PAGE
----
“Oh to be fifteen again!”, exclaimed my Nana last week at a cousin’s birthday. “Oh, on the contrary, to NOT be fifteen again,” I quietly thought. An age of awkward, pubescent, hormonal attitude. An age too old to be classified a child, but too young to be called an adult. An age of coming into oneself, establishing your identity. An age of relationship issues. An age of extreme yearning to be “cool” and “popular” and “fit in”. But what is cool? Who is popular? Why are we trying to fit in?
I attended Mount Scopus from Kinder to VCE and absolutely loved it. Fortunately, I was academic. My teachers loved me and I loved them. The ‘Scopus spirit’, a truly unique infusion of Judaism, Zionism, learning, passion, creativity and social action was made for me. I always had lots of friends, but was never a “cool” girl – obviously my witty humour, distaste of swear words and love of Hebrew music weren’t the necessary prerequisites for frolicking with those on the highest rung of the perceived social order. I didn’t suffer from severe bullying, but, despite having my group of girls, I wasn’t always included in weekend arrangements or sleepovers. In fact, I was often excluded and this bred self-doubt and self-doubt bred insecurity. Insecurity manifested into a lack of confidence, low self esteem and sometimes body image issues – all of which still pop up in my life today.
I was lucky. My mum instilled in me a great sense of resilience. Although she told me time and time again “they’re just jealous”, which wasn’t so helpful, she also taught me to pay less attention to the mean antics of my so called friends. She taught me that girls could act cruelly to feel better about themselves. She taught me that not everyone is aware their actions can have hurtful repercussions. My mum bore the brunt of hours of crying through grades 7- 10, but knew the right things to say. Resembling the character Aibileen Clark in The Help who says, “You is kind, you is smart, you is important”, I was reminded of my distinct qualities. I shouldn’t conform and act and dress like the others just to fit in and satisfy their supposed norms. If they couldn’t like me for me then that was their problem. My differences were my special gifts and to abandon them in the name of conforming to teenage girl standards would be a tragedy.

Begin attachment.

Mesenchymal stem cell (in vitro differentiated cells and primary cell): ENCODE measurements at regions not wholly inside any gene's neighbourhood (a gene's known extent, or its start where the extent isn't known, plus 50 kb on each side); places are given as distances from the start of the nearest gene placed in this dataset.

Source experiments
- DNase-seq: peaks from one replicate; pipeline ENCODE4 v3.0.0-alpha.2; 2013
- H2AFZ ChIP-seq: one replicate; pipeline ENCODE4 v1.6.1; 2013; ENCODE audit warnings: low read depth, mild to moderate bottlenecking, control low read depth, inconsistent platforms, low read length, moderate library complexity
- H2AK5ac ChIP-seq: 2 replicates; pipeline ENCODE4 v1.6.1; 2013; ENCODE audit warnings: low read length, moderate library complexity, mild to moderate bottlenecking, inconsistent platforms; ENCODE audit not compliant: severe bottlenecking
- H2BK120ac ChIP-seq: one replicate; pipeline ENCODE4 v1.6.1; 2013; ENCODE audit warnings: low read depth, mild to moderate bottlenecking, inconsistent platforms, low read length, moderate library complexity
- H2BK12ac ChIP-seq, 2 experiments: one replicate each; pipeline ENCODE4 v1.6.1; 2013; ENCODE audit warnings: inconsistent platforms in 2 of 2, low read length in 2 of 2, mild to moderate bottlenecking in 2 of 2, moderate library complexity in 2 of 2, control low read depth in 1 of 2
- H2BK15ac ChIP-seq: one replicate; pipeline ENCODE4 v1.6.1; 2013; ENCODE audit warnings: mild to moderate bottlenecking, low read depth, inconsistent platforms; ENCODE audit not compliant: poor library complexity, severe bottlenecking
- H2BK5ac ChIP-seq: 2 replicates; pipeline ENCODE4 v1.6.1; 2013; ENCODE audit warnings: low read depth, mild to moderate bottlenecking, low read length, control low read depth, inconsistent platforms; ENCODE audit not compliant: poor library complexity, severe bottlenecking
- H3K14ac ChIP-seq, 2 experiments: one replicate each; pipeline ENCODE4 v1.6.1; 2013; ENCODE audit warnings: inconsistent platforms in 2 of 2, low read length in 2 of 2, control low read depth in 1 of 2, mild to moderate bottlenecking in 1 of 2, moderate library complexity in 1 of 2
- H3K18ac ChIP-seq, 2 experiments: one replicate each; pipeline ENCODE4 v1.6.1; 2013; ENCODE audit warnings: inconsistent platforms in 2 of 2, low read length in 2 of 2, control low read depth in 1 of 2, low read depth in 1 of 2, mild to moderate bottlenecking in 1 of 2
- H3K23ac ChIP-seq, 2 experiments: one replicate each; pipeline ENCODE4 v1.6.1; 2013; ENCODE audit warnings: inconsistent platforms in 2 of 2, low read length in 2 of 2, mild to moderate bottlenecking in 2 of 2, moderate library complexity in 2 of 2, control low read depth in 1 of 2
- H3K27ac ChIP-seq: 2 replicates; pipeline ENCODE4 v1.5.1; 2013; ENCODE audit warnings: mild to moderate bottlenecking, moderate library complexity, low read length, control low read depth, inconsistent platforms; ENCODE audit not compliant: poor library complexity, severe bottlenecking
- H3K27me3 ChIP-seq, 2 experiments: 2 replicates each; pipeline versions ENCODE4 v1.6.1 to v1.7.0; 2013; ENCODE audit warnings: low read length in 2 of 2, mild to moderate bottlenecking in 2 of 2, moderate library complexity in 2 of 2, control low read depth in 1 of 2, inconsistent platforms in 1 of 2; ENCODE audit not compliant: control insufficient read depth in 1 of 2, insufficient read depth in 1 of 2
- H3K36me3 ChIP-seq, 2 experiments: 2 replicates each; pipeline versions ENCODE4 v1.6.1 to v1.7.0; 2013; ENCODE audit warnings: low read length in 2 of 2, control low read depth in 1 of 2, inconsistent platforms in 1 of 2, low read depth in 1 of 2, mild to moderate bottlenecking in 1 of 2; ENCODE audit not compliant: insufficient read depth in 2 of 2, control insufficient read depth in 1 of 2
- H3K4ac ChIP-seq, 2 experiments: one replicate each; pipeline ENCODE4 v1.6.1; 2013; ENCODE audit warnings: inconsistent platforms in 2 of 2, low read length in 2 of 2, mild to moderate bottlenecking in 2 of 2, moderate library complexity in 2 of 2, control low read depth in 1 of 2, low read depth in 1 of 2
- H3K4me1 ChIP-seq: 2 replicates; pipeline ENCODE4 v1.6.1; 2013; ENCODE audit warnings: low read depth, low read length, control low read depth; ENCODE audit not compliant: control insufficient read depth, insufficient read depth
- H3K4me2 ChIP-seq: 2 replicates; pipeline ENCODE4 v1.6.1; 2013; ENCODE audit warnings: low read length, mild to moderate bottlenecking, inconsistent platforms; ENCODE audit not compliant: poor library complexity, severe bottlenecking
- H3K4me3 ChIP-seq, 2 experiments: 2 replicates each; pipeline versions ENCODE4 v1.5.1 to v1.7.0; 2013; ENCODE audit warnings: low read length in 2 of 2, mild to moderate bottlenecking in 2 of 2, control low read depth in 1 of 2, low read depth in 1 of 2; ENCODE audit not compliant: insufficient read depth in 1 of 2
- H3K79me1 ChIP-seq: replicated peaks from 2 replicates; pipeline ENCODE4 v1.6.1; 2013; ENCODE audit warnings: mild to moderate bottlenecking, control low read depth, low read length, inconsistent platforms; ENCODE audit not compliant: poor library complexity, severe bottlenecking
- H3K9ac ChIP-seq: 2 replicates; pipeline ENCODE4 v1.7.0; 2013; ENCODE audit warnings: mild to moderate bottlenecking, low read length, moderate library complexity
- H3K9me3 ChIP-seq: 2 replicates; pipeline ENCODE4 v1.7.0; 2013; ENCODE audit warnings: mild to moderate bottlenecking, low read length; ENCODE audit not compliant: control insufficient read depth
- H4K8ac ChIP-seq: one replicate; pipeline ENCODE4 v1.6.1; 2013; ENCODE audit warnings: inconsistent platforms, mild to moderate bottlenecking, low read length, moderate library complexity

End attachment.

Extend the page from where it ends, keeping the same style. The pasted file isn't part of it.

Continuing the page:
Being a teenage girl at school is hard. Petty problems become full blown crises. Organising a group for Purim costumes results in tears. Deciding who will sleep in what room on camp results in tears. Hearing that your friends are all going to Glenferrie Road for frozen yoghurt and you weren’t invited, results in tears. Add to that social media – Facebook, Whatsapp, Snapchat, Instagram. These ‘social’ forums are hotbeds of fakery, manipulation, lying and exclusion. Screenshots of a conversation between two people can spread like wildfire amongst a whole grade. Secret Whatsapp groups with only the ‘cool’ girls, are set up in order for their plans to remain exclusive. Social media is toxic and harmful and I count myself as one of its many addicted victims. Instagram celebrities such as Kylie Jenner, #fitspo accounts of Steph Claire Smith and Kayla Istines, and television programs like the Victoria’s Secret Fashion Show or Australia’s Next Top Model, are enticing, appealing and enchanting. Shiny, toned, tanned, wealthy, pretty girls who appear to have it all are the Audrey Hepburns and Grace Kellys of the 21st Century.